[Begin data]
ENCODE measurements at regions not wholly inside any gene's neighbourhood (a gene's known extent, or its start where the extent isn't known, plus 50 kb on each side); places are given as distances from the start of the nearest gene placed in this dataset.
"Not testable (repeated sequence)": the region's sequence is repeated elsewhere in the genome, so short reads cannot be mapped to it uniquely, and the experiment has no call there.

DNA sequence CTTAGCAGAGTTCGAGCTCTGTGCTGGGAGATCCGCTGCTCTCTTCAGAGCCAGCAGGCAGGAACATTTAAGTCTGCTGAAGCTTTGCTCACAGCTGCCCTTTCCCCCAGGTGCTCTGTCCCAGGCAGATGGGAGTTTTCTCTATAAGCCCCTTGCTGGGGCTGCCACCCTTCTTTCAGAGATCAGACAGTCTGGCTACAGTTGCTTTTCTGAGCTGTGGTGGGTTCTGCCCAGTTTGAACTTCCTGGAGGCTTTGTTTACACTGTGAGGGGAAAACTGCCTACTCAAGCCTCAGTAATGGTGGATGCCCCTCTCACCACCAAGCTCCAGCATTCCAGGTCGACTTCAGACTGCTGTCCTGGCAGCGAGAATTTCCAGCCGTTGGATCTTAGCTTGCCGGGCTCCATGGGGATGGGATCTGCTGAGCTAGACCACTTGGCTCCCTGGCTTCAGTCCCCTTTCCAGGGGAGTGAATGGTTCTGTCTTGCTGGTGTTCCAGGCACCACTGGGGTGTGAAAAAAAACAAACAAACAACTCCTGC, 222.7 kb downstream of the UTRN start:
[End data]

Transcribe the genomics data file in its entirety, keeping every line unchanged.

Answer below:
ENCODE measurements at regions not wholly inside any gene's neighbourhood (a gene's known extent, or its start where the extent isn't known, plus 50 kb on each side); places are given as distances from the start of the nearest gene placed in this dataset.
"Not testable (repeated sequence)": the region's sequence is repeated elsewhere in the genome, so short reads cannot be mapped to it uniquely, and the experiment has no call there.

DNA sequence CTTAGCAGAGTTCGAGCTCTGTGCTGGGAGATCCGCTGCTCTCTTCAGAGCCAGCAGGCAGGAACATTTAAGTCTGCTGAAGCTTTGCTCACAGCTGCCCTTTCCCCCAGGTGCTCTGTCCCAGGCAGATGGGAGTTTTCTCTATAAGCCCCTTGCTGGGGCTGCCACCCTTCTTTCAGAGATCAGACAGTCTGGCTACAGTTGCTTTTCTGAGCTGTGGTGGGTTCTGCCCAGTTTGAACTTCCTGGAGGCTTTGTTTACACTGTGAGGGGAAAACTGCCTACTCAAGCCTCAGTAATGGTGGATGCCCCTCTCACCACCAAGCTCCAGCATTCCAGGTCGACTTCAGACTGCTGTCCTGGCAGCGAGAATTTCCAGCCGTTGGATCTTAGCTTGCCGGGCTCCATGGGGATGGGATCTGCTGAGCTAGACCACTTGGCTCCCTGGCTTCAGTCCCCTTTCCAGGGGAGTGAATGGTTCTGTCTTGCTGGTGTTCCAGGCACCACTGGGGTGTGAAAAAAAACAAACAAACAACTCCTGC, 222.7 kb downstream of the UTRN start: